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February 11, 2008

Someone Set Up Us The [Electrical Storm]!!


My recording computer bit it. I suppose I got off easy, though, when you consider that the same storm that ripped through several states in the south, killed several people, and leveled homes only managed to fry some components in my again Athlon 2800 pc. Especially since Kristin and I were driving home that night in the exact location of the tornadoes... I'm glad that we're all safe and that nothing else got fried.

But still - now I'm faced with a dilemma: how much money is prudent to sink into a new computer? I don't think it would be wise to throw a lot at trying to figure out exactly which component(s) is/are fried in the old one, so I'm going to have to build a new one. As usual, Digidesign (the makers of ProTools, my current recording software of choice) has some pretty specific requirements for pc components and chipsets, etc... ruling out the most cost-effective alternatives. I want the thing to perform well, and hold up under stress (for the relatively few but critically important times I do simultaneous recording of 16-odd tracks of audio), but I don't want to sink huge gobs of money into what is essentially a rapidly depreciating asset.

To complicate things further, i might as well take this opportunity to attempt to build a much more quiet computer. Doing so on a budget is a bit tough, but i'm looking into coolermax "silent" power supplies, a particular WD harddrive that silent pc review recommends, a heat-sink-cooled video card, perhaps a fan controller, and no overclocking anywhere on the system. I think that should bring about a dramatic reduction from my current fuzzbox of a computer. I'd really like to swap out the 20 inch CRT i'm still using for a 20 inch widescreen lcd, not only because they are much more awesome, power-efficient, etc, but because CRTs emit electromagnetic interference, which gets picked up by my guitar pickups ALL THE TIME. I end up recording with the monitor off half the time. Its a hassle. But i'm not sure i can convince the wife of the necessity of that purchase just yet.

So I'm looking at a Core2 Duo, perhaps an Allendale, even... 2 gigs of ram (initially), and a 250 or 500 gb WD drive, and a crappy-ish pci-e 16x 256 meg video card. But even with this spec'd down system, things are still not exactly "cheap."

I've also got sourcing issues: NewEgg has a warehouse in TN, so I would have to pay the nearly 10% state sales tax on the system if I ordered through them. I'm considering TigerDirect as a substitute. Does anyone know of any other good alternatives?


Of course, due to this minor hiccup, the "song-a-week" project is on hold indefinitely. I still have the sessions for the music I was working on safe on a grand total of three hard drives, so no data has been lost - yet.

Posted by pedalboy at February 11, 2008 3:33 PM | TrackBack

Tiger is my place of choice (if i can't get newegg and b/c tiger had an outlet store in naperville so i didnt have to pay shipping just sales tax), Zipzoomfly, and if you know exactly what you want already, also ebay but buying computer parts on ebay seems risky to me

Posted by: Ian K. at February 11, 2008 7:29 PM

Get a second job at an electronics store for a while. Earn extra money and if they sell any of the components you want you can get a discount!

Posted by: Allison at February 12, 2008 7:44 AM

get a mac? hehe. Ummmmmmmmmm... RAM is CHEAP right now, as is storage. I would say LCD is the way to go, they are def. more expensive than CRTs, but they are a lot cheaper than they used to be. Newegg has a 22" for $270 ish right now. And Intel is definitely the way to go these days. AMD's just been having a hard time on the proc side of things. They do have ATI now, so that's a plus on the side of graphics. And really, unless you plan on playing WOW or something, you can probably get by with a 256meg graphics card.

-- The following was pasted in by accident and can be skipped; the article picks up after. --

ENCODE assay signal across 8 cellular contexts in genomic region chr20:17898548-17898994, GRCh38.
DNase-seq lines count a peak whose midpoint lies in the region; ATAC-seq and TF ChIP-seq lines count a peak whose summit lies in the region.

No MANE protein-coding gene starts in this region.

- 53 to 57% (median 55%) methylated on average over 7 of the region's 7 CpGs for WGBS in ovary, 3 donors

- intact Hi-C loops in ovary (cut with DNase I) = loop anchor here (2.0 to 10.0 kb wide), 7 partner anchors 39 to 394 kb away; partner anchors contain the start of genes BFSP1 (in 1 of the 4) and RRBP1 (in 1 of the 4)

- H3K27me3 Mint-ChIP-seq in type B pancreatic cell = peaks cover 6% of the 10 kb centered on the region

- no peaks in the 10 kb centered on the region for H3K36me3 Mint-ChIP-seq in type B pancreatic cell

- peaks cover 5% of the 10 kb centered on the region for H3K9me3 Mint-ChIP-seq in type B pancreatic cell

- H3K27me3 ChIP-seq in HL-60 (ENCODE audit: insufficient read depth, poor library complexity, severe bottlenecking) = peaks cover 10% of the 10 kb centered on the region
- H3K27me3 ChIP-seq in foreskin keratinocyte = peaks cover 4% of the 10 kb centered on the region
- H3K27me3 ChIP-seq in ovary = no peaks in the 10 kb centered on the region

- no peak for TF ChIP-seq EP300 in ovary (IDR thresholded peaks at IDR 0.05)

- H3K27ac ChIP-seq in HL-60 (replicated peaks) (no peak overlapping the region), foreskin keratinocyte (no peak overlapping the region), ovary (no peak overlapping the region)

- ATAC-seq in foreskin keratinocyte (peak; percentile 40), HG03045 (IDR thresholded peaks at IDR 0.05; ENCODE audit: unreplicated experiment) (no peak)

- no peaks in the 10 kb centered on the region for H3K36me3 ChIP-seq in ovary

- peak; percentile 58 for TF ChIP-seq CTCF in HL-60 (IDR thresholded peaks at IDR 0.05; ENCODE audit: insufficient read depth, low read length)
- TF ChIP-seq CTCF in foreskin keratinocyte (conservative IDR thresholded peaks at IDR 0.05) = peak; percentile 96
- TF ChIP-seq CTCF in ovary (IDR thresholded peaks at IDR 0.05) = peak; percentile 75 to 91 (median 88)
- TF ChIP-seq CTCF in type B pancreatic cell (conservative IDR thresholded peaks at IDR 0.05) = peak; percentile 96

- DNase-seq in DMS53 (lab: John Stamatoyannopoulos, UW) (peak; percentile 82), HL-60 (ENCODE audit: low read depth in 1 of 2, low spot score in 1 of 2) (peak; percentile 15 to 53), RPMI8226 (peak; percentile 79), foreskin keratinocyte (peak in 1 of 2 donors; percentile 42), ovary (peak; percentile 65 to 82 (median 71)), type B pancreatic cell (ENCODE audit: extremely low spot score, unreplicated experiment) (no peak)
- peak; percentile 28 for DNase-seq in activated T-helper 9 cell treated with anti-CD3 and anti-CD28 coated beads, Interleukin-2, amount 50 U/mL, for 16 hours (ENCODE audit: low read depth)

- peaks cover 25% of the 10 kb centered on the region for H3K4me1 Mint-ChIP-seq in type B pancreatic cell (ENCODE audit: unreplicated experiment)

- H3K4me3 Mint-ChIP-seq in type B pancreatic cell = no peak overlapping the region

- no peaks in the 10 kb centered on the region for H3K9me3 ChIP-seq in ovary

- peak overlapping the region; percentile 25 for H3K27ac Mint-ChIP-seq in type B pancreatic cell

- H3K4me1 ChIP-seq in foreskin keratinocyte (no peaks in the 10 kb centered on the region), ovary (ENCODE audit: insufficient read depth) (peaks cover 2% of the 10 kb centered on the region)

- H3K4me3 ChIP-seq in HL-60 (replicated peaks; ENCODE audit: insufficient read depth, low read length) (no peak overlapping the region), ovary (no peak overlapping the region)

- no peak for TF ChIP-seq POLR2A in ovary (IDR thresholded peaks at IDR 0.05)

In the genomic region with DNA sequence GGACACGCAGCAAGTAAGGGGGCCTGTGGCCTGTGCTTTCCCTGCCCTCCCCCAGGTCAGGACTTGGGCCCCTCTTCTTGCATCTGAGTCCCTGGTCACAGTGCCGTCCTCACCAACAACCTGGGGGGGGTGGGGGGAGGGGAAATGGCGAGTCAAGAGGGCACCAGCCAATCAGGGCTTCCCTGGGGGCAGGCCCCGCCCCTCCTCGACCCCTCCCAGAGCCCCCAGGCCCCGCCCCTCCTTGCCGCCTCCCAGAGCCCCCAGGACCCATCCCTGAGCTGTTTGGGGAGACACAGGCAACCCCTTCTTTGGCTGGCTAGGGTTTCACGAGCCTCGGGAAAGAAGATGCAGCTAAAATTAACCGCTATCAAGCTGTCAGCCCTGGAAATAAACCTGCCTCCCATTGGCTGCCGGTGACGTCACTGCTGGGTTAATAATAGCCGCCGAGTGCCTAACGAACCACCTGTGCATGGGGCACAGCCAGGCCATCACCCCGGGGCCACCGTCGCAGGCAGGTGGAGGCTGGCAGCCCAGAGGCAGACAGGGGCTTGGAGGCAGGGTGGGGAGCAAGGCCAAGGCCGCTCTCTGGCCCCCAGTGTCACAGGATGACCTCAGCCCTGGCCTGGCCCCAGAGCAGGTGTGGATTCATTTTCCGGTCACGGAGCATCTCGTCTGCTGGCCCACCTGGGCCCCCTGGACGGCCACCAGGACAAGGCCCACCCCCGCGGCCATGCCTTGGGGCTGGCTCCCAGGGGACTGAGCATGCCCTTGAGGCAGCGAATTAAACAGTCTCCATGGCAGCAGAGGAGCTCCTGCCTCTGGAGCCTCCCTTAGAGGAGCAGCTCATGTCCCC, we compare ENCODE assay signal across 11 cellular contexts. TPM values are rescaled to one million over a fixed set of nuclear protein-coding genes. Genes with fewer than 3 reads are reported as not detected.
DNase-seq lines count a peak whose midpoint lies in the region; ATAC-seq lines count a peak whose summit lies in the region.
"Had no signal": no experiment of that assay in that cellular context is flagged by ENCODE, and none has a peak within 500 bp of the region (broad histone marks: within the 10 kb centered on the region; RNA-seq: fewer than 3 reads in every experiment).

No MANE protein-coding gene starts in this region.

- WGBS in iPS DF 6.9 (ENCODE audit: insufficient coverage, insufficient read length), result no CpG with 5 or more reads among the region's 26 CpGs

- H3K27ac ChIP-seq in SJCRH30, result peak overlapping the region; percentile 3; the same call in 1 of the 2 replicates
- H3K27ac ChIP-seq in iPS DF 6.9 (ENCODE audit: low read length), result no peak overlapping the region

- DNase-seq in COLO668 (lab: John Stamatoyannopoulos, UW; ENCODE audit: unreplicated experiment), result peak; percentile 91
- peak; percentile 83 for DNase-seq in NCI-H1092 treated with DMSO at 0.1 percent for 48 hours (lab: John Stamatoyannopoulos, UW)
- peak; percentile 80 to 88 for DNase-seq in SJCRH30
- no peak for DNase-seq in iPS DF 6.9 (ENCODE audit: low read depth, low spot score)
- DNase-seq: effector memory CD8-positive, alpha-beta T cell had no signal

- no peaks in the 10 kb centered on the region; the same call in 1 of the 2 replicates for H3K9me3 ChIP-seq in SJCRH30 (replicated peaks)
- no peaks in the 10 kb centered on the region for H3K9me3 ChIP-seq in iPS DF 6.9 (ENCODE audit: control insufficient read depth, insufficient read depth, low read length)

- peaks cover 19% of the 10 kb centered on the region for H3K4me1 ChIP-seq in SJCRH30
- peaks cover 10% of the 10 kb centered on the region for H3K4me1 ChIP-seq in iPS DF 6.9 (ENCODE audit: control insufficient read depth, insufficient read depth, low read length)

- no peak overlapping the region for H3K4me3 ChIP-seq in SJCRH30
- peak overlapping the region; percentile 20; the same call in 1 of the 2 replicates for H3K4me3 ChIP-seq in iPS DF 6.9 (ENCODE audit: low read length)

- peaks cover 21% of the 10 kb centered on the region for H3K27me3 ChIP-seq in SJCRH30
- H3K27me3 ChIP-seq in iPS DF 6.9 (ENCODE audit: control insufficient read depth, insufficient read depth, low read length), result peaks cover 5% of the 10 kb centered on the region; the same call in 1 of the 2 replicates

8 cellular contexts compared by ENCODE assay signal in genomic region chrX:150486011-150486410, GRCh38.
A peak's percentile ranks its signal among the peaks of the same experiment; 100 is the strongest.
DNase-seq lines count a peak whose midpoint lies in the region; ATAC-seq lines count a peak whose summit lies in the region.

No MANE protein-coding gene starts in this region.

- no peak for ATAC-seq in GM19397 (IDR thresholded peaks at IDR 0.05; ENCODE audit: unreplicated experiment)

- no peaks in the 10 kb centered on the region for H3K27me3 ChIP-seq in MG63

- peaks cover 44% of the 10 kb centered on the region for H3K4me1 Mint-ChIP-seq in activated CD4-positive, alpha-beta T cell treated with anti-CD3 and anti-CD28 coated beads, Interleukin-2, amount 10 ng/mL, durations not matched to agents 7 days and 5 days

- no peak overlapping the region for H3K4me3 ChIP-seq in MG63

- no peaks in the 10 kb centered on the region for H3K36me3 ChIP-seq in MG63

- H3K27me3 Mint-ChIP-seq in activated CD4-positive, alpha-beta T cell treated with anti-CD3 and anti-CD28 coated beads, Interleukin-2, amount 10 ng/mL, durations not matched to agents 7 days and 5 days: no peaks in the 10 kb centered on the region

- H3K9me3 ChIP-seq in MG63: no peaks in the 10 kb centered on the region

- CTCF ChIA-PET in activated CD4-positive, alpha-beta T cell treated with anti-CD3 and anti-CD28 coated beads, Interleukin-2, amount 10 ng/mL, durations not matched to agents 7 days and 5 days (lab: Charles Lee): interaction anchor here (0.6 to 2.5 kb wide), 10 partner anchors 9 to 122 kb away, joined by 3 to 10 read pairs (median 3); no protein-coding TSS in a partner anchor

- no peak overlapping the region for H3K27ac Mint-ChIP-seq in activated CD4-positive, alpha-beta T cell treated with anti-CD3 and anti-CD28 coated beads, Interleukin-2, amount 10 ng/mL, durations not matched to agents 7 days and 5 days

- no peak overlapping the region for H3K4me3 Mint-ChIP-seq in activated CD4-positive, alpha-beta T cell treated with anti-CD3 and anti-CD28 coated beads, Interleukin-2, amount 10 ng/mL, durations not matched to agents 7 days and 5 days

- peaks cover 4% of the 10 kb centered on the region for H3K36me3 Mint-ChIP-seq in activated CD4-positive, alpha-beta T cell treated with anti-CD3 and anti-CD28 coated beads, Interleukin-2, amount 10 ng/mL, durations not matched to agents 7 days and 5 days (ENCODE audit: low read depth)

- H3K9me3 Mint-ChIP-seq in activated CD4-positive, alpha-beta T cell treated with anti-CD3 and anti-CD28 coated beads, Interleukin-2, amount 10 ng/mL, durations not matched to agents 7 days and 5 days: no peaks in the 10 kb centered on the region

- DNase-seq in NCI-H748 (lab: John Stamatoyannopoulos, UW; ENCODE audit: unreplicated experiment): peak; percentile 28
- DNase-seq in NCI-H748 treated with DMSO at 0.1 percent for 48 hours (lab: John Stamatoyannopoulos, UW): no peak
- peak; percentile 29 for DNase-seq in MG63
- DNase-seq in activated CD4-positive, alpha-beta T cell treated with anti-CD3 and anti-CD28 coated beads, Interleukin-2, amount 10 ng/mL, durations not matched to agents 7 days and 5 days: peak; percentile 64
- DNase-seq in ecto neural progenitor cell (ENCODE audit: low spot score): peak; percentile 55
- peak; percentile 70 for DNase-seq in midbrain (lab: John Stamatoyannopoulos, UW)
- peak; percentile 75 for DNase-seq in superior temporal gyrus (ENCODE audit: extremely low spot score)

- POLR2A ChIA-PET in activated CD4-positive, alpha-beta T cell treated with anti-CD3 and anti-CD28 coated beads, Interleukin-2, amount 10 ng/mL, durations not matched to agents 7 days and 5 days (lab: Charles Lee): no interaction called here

I'm still a Newegg fan, but it sucks that they have a warehouse in TN, if only because of the tax thing. Check pricewatch and see what you see. Oh and Coolermax is awesome :). Get a good heatsink, that's where most of the noise will come from. Good luck!

Posted by: Joel at February 12, 2008 10:09 AM

check this guy's shit out:

Posted by: Chase at February 14, 2008 11:53 PM

I've always liked Seasonic PSUs and they're highly recommended by Very very quiet. Don't get the s12II-330, spring for the 380w version as it has a bigger heatsink.

What WD HD are you talking about? If it's the Green Power series, then you're talking about the quietest drive spcr has ever tested. BUT its a 5400rpm drive, so if your recording stuff is super disk intensive maybe that would be a problem.

GPU: Do you need a discrete gpu? There are a few decent integrated gpus now that don't completely suck: intel x3100, geforce 7025-7150, radeon 1250. integrated will be cheaper and lower power/heat/noise than discrete. just be ready to give up some system ram to it (but ram is cheap now anyways).

CPU: Have you considered AMD? look for the 45w Athlon x2BE2400, typical A64s & C2D's are 65w+. The heatsink/fan combo that comes with the retail box on these is better than average and pretty quiet because it's not a hot proc to begin with.

And if you have $650+ burning a hole in your pocket, checkout Zalman's TNN300/500 for complete silence.

Posted by: Jared at February 16, 2008 10:01 PM

And my apologies for the unsolicited recommendations, but i've been researching a new rig for a few weeks now and have spent too many hours on spcr and newegg planning it out.

Oh, and if you go C2D, look into the new 45nm wolfdale parts (E8400). They're 'sposed to be a bit cooler than the 65nm c2ds (despite the same 65w tdp) and rock 6mb of l2 cache!

Posted by: Jared at February 16, 2008 10:10 PM
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